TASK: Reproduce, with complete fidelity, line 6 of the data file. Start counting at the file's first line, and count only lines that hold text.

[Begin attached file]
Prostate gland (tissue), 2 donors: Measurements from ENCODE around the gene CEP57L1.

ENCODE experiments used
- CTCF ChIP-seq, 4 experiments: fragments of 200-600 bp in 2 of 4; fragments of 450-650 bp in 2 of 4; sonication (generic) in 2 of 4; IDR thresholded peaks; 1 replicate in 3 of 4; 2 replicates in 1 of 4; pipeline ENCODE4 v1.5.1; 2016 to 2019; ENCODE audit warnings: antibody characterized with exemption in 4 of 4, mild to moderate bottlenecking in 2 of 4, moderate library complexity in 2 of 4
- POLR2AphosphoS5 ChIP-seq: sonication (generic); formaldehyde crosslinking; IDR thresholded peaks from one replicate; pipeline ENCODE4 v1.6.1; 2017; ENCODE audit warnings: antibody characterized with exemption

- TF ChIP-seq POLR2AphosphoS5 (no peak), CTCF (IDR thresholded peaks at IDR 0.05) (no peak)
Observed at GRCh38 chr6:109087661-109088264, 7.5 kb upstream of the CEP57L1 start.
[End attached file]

Observed at GRCh38 chr6:109087661-109088264, 7.5 kb upstream of the CEP57L1 start.